I may have misunderstood, 'cross mount' brake levers...
Hi guys. I hate to be that forum newbie who signs up and makes a thread asking a silly question straight away but as silly as it is, I'm really struggling to find info and I'm starting to feel a little silly myself!
I'll cut to the chase, I bought these brakes for my singlespeed road bike:
I obviously didn't do enough research into what, 'cross mount/top mount' really entails I guess I thought it was just a 'style' of lever and didn't realise until now that they're for wiring straight through with drop bar levers. So my question is; can you use this as a standalone brake lever? If so, how do I hook it up? You can laugh at me, it's ok!
that brake lever is designed to pull against the ends of cable housing
not against the barrel molded i to the end of the inner cable
it may work
but i would be concerned that the mismatch would
damage either the lever or the cable over time
you should look around for a cheap mtb lever with a steel bar clamp
like the type on the cheapest mtbs you find in a dumpster or a ravine
as this can probably be mounted to your road bars
and will be designed to hold a mtb brake cable end
it also might be possible to use a bit of cable housing
or a ferrule or something else
to act as a slightly better holder for the molded brake cable end
those are perfect for single speeds. just make sure the clamp is the right size for your bars. have used them for years, stand alone.
i use a Tektro lever similar to the one that is shown on bikes with road bars, or bullhorns and a simple BMX lever from Origin8 on my bikes with straight MTB bars, just to simplify clamp diameter differences.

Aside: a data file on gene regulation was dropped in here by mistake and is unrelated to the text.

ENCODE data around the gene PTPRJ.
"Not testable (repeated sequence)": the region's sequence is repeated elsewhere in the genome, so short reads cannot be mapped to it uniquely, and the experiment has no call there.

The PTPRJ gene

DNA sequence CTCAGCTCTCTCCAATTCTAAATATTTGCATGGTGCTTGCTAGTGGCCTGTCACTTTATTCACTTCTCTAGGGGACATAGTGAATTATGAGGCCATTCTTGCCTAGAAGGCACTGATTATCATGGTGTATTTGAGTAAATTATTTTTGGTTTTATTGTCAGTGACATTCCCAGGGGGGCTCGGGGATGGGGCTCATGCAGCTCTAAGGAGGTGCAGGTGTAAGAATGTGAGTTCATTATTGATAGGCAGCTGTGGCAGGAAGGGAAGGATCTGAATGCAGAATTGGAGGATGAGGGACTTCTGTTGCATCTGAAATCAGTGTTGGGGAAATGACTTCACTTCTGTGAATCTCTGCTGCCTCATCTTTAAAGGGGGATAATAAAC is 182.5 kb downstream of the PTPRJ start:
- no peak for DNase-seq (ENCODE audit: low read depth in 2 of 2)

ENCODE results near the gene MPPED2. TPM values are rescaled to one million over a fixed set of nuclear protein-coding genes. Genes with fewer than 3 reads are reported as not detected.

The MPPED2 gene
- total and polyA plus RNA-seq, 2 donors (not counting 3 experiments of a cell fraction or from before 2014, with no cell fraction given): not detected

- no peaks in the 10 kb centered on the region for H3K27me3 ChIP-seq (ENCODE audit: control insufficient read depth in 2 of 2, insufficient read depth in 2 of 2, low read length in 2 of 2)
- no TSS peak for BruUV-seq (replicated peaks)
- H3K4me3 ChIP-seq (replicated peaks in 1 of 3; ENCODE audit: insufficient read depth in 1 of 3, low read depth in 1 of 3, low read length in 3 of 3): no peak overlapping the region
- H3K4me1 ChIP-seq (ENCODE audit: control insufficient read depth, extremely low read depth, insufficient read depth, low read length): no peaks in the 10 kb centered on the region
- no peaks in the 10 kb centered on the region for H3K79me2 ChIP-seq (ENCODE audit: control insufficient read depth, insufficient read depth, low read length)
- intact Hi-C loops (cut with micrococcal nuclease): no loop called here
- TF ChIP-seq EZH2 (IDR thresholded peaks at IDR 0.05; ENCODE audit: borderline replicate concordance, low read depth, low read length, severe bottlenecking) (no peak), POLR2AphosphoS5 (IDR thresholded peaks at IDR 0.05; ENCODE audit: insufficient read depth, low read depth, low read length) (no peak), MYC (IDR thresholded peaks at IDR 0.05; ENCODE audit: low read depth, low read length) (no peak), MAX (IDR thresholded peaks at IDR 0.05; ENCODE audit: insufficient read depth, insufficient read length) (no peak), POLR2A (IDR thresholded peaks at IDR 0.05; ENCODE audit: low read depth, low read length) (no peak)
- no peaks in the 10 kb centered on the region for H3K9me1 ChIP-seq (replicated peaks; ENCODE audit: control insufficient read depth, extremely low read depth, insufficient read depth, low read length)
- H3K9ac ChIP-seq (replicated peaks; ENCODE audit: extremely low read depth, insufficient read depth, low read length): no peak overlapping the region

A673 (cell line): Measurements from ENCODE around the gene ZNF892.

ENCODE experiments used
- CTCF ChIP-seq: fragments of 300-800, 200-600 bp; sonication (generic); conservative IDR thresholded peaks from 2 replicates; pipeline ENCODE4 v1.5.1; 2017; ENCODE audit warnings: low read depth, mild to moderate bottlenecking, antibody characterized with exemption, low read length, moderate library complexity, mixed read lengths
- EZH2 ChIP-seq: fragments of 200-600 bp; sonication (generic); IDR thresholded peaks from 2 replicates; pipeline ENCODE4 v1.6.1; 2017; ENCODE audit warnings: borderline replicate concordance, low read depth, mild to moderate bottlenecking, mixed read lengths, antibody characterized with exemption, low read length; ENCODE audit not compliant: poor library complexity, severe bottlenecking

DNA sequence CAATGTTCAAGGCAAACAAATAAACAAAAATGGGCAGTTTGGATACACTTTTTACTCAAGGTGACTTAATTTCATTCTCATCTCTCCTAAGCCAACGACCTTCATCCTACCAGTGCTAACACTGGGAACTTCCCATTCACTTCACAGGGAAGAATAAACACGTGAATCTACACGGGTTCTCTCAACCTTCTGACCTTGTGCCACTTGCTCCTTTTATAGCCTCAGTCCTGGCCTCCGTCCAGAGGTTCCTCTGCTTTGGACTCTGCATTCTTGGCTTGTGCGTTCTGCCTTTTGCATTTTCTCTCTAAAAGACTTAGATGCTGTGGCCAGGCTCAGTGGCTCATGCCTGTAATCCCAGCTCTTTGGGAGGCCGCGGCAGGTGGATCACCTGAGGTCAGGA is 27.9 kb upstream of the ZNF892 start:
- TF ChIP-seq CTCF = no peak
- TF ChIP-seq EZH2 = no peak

Last edited by hueyhoolihan; 05-03-14 at 07:51 PM.
they will work, until they snap the heads off your brake cable while trying to stop hard in traffic
the cable heads are less flexible than mid cable
standalone levers have a pivoting cable holder to account for this
simplified cross top levers do not, and can break cable heads when used in this way
won't happen instantly as the effect is wear / age related, exact time of failure is unpredictable but will almost certainly be when you're trying to use the brake
if you do it, inspect cables regularly for fraying at head, replace them annually regardless, and have a brake on both wheels as backup
A couple years ago someone posted a picture of cables broken off in this type of lever. Fortunately this was when the person was standing still- I'd hate to be in an emergency situation when they let go.
In fairness, this may have been one type of levers or one brand of cables. Plenty of other people have said that they've used "crosstop" levers stand-alone with no issues.